Steyr 1893 Gas-Seal Trials Revolver

Today we are looking at a pair of Steyr 1893 trials revolvers. Only about 100 of these were made, primarily for Austro-Hungarian military trials. These two are early pattern examples, with Pieper-type gas seal systems in which the cylinder is cammed forward upon firing and an extra-long cartridge case bridges the gas between cylinder and barrel. This slightly increases muzzle velocity by eliminating the gas leak at the cylinder gap, but it does so at the cost of extra complexity and a very poor trigger pull.

In addition to that system, the Steyr 1893 features a tip-out cylinder and central ejector, which would make reloading quite rapid for the time. It held 7 rounds of 8mm ammunition (a gas-seal 8mm cartridge). A later version of the gun replaced this with a fixed cylinder and an Abadie loading gate system. Neither of these would be adopted, and the Rast & Gasser model 1898 would be chosen instead.

Interestingly, one of these two revolvers has a Nazi-era German civilian proof on the cylinder, suggesting that it was sold on the commercial market in Germany during that time, and thus required proofing. The majority of these revolvers have no proofs, as they were never sold commercially by Steyr.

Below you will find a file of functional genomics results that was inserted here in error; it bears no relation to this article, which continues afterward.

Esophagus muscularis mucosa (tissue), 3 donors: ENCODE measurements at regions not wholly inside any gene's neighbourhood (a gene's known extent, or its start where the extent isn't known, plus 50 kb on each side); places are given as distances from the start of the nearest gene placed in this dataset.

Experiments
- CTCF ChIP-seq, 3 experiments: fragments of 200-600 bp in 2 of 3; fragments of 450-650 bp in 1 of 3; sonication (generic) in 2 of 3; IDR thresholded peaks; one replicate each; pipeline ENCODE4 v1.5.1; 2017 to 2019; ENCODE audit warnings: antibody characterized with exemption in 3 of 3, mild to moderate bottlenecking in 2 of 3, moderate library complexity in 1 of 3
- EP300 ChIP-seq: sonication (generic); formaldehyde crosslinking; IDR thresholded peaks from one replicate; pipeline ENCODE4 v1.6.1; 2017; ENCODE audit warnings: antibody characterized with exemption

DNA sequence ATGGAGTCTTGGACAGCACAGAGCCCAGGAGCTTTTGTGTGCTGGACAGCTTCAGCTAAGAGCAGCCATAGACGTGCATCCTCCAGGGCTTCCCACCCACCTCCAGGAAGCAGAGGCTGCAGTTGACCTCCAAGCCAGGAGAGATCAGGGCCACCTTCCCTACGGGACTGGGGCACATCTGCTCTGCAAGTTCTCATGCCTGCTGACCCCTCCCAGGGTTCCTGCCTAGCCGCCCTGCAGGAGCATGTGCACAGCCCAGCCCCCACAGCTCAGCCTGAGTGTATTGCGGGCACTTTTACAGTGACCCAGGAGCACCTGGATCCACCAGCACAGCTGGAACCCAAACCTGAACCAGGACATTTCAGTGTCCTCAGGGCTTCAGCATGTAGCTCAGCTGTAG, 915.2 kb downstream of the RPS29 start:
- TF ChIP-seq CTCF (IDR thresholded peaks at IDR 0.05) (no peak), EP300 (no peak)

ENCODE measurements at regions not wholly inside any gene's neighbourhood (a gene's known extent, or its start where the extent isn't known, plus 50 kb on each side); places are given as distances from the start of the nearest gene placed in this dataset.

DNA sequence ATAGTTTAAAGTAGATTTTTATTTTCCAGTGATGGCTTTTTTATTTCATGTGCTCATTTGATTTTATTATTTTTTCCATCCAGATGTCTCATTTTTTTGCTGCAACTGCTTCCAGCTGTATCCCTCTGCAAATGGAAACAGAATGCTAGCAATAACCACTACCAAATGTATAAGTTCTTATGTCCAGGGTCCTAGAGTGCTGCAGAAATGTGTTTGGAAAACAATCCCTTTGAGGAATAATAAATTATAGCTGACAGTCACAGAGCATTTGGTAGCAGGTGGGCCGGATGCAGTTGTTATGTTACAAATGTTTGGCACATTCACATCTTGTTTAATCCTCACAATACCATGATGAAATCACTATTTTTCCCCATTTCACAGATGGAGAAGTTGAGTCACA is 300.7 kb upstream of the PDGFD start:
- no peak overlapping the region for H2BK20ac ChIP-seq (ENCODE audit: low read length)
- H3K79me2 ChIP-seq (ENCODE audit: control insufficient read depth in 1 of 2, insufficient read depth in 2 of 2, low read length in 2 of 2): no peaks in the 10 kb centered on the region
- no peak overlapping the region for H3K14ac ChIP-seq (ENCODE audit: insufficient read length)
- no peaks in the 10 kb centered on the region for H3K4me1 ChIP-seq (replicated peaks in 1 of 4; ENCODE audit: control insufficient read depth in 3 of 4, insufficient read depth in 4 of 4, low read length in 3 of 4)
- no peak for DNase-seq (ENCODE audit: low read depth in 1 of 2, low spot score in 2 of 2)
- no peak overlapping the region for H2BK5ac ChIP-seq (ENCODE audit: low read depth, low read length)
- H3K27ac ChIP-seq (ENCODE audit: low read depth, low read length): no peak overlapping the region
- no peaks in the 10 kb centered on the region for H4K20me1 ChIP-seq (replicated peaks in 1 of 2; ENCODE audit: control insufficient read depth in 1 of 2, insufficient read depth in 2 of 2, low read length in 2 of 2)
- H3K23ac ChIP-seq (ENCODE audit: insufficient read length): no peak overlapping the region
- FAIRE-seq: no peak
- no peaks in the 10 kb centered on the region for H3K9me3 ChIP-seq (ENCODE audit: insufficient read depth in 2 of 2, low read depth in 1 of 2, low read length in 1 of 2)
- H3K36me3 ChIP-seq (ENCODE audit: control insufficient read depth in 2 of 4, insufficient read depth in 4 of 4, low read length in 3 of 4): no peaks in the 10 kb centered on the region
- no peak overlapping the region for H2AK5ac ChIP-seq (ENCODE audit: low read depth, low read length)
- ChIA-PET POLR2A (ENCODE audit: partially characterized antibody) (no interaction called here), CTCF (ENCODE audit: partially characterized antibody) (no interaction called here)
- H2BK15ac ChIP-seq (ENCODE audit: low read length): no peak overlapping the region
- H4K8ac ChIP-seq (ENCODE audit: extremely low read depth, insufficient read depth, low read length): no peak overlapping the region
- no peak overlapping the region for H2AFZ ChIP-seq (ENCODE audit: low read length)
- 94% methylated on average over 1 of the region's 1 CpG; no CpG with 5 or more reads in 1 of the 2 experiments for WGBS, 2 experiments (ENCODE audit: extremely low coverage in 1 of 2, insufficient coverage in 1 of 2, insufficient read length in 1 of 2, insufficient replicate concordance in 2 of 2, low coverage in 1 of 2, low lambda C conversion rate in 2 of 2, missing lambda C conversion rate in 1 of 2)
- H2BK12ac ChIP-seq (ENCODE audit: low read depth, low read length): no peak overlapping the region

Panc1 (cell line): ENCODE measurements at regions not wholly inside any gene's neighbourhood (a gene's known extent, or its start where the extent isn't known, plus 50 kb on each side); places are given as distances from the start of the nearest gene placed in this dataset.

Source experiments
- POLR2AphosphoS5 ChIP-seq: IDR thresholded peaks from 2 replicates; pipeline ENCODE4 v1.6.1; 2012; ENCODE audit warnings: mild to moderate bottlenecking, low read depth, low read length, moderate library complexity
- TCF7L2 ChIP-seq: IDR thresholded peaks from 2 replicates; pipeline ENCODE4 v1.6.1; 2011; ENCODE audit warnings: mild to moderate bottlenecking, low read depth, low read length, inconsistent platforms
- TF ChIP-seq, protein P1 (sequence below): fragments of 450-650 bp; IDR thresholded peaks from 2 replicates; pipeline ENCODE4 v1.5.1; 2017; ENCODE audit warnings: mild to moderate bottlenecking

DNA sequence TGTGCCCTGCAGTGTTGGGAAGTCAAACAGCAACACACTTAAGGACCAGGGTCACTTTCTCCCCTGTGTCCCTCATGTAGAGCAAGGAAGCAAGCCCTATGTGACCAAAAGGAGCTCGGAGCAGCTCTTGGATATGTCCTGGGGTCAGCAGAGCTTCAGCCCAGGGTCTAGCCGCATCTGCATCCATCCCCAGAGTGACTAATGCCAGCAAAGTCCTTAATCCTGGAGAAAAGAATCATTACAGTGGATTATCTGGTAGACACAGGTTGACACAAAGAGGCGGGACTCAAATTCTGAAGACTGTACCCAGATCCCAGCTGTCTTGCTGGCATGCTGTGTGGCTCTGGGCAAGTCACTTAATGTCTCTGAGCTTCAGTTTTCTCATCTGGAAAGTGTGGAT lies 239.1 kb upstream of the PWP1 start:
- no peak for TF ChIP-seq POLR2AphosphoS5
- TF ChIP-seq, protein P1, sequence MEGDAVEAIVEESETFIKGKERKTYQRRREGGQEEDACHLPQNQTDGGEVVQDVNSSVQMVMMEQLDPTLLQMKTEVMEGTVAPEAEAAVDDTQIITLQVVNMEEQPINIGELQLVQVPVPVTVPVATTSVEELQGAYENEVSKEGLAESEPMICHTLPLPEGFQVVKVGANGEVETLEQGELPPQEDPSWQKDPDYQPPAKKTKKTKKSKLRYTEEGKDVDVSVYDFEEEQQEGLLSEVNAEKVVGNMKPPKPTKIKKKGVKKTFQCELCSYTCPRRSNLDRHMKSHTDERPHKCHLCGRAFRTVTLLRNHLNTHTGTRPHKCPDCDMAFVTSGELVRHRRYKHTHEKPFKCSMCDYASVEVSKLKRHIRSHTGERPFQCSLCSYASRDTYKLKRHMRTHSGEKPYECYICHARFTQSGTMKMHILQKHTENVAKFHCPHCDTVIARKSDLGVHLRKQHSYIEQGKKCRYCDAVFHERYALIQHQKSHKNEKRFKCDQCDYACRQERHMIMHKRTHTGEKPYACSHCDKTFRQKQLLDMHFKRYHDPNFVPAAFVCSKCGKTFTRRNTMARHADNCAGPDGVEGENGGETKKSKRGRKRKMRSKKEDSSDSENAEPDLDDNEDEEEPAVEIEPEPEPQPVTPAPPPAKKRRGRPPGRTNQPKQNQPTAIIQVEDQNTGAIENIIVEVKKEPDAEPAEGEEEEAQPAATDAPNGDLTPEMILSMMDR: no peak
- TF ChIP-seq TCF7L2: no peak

13 Comments

  1. I assume this was disruptive innovation as the implementation of future successful concepts didn’t work out. I could be wrong.

    • Well, generally speaking bottom line is negative: using more complicated design gap was eliminated but gains are marginal: minimal boost in muzzle velocity.
      However I think such solution – with “hidden” bullet – could be used to mate tubular-magazine (as found in lever-action rifles) with Spitzer bullet. With hidden bullet there is no risk of activating primer of next cartridge.

      • “However I think such solution – with ‘hidden’ bullet – could be used to mate tubular-magazine (as found in lever-action rifles) with Spitzer bullet. With hidden bullet there is no risk of activating primer of next cartridge.”

        In general, I am sceptical about the solutions, which need special cartridge.

        • “In general, I am sceptical about the solutions, which need special cartridge.”
          Special ammunition is always cost, however notice that such type of cartridge might be created either by elongating case or seating bullet more deeper, though second method required long enough neck – like in .22 Hornet or .30 Winchester.